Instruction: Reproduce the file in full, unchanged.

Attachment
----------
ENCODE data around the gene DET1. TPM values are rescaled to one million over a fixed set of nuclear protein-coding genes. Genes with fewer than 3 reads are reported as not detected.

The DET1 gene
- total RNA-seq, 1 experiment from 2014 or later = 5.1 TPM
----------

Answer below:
ENCODE data around the gene DET1. TPM values are rescaled to one million over a fixed set of nuclear protein-coding genes. Genes with fewer than 3 reads are reported as not detected.

The DET1 gene
- total RNA-seq, 1 experiment from 2014 or later = 5.1 TPM